From Publishers Weekly
"Getting an education at MIT is like getting a drink of water from a firehose," says one of White's fellow students in this grad school memoir. Test anxiety, lab-project drama and stylish prose propel White's recollections with enough force to make three years of engineering study compelling, even to readers committed to the liberal arts. The professors' egos, the career stakes and the quizzes are presented as powers more intense at MIT Engineering than elsewhere. But the author's deft personality sketches and diary-like accounts of encounters with even such stuff as "System Dynamics and Control Problems" yield a technical school analogue to Scott Turow's One L.
Copyright 1991 Reed Business Information, Inc.
From Kirkus Reviews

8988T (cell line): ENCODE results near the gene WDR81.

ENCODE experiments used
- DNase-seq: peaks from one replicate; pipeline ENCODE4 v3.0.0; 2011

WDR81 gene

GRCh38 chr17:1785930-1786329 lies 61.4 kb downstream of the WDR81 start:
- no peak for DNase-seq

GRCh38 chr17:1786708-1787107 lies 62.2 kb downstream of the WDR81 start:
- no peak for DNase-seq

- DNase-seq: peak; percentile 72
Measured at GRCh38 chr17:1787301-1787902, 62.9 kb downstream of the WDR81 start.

An informative and entertaining report on how a Johns Hopkins graduate faced the challenge of his young life when he embarked on a master's program in engineering at one of the toughest science schools on earth. Among the most intimidating credentials to go for in the field of technology are ``MIT cubed''--a bachelor's, master's and doctoral degree from the venerable Massachusetts Institute of Technology. North Carolina native White, son of a musician and a writer and product of a ``well-rounded'' environmental-engineering and liberal-arts education at Johns Hopkins, would have been happy with MIT simple--a master's degree in engineering. But even that accomplishment seemed dauntingly unreachable as, on registration day, he traversed MIT's infinite corridor from Building 13 to Building 6, still expecting to learn that his admission to MIT's graduate school was the result of a clerical error. From his first days spent floundering through classroom lectures (it was several semesters before White learned what a scientific model is)-- buddying up to millionaire professors who'd built companies around their patented inventions, attempting to solve technical conundrums and build miniature machines--to the final dash to the finish as other students fell victim to suicide and burnout, White struggled to maneuver through an intellectual boot camp while trying to maintain a modicum of emotional equilibrium. Here, he plays his advantage as a liberal-arts type who's a semi-outsider to full advantage as he searches for the meaning behind the madness. Despite his denunciations of MIT's merciless environment, his writing itself stands as a heartening example of MIT's broader aim- -to teach its students how to think. Required reading for all college applicants with a yen for science. -- Copyright ©1991, Kirkus Associates, LP. All rights reserved.